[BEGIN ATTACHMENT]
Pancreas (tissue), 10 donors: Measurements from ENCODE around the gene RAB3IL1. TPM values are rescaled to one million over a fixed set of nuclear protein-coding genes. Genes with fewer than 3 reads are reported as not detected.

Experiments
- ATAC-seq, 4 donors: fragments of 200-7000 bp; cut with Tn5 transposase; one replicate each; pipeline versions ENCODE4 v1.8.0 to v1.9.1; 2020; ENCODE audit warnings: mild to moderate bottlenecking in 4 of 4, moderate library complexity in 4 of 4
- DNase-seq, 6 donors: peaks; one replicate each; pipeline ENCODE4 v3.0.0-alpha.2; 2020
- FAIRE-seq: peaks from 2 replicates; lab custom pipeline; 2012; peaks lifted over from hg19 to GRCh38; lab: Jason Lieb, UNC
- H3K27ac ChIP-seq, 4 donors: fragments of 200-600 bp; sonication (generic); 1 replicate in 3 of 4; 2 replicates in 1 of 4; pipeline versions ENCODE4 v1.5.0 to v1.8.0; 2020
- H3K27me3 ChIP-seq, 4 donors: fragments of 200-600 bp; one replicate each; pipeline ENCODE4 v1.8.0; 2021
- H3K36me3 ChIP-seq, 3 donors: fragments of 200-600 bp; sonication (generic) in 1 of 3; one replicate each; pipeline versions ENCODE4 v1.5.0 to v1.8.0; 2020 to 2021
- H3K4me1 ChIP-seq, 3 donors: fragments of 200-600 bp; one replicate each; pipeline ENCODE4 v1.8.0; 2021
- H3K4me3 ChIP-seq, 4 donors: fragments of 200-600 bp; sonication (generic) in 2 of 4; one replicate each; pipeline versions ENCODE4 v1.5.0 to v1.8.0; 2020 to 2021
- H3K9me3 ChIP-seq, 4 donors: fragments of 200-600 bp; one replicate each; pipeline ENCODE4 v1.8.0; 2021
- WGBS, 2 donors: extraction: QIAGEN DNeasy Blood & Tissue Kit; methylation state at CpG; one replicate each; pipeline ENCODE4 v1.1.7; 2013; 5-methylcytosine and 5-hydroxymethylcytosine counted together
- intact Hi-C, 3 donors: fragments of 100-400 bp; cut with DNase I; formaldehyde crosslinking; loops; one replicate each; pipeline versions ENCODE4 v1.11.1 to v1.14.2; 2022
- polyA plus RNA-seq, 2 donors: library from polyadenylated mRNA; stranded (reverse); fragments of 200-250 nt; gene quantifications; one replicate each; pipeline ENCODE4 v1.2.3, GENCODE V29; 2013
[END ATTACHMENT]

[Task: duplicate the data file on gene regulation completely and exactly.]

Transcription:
Pancreas (tissue), 10 donors: Measurements from ENCODE around the gene RAB3IL1. TPM values are rescaled to one million over a fixed set of nuclear protein-coding genes. Genes with fewer than 3 reads are reported as not detected.

Experiments
- ATAC-seq, 4 donors: fragments of 200-7000 bp; cut with Tn5 transposase; one replicate each; pipeline versions ENCODE4 v1.8.0 to v1.9.1; 2020; ENCODE audit warnings: mild to moderate bottlenecking in 4 of 4, moderate library complexity in 4 of 4
- DNase-seq, 6 donors: peaks; one replicate each; pipeline ENCODE4 v3.0.0-alpha.2; 2020
- FAIRE-seq: peaks from 2 replicates; lab custom pipeline; 2012; peaks lifted over from hg19 to GRCh38; lab: Jason Lieb, UNC
- H3K27ac ChIP-seq, 4 donors: fragments of 200-600 bp; sonication (generic); 1 replicate in 3 of 4; 2 replicates in 1 of 4; pipeline versions ENCODE4 v1.5.0 to v1.8.0; 2020
- H3K27me3 ChIP-seq, 4 donors: fragments of 200-600 bp; one replicate each; pipeline ENCODE4 v1.8.0; 2021
- H3K36me3 ChIP-seq, 3 donors: fragments of 200-600 bp; sonication (generic) in 1 of 3; one replicate each; pipeline versions ENCODE4 v1.5.0 to v1.8.0; 2020 to 2021
- H3K4me1 ChIP-seq, 3 donors: fragments of 200-600 bp; one replicate each; pipeline ENCODE4 v1.8.0; 2021
- H3K4me3 ChIP-seq, 4 donors: fragments of 200-600 bp; sonication (generic) in 2 of 4; one replicate each; pipeline versions ENCODE4 v1.5.0 to v1.8.0; 2020 to 2021
- H3K9me3 ChIP-seq, 4 donors: fragments of 200-600 bp; one replicate each; pipeline ENCODE4 v1.8.0; 2021
- WGBS, 2 donors: extraction: QIAGEN DNeasy Blood & Tissue Kit; methylation state at CpG; one replicate each; pipeline ENCODE4 v1.1.7; 2013; 5-methylcytosine and 5-hydroxymethylcytosine counted together
- intact Hi-C, 3 donors: fragments of 100-400 bp; cut with DNase I; formaldehyde crosslinking; loops; one replicate each; pipeline versions ENCODE4 v1.11.1 to v1.14.2; 2022
- polyA plus RNA-seq, 2 donors: library from polyadenylated mRNA; stranded (reverse); fragments of 200-250 nt; gene quantifications; one replicate each; pipeline ENCODE4 v1.2.3, GENCODE V29; 2013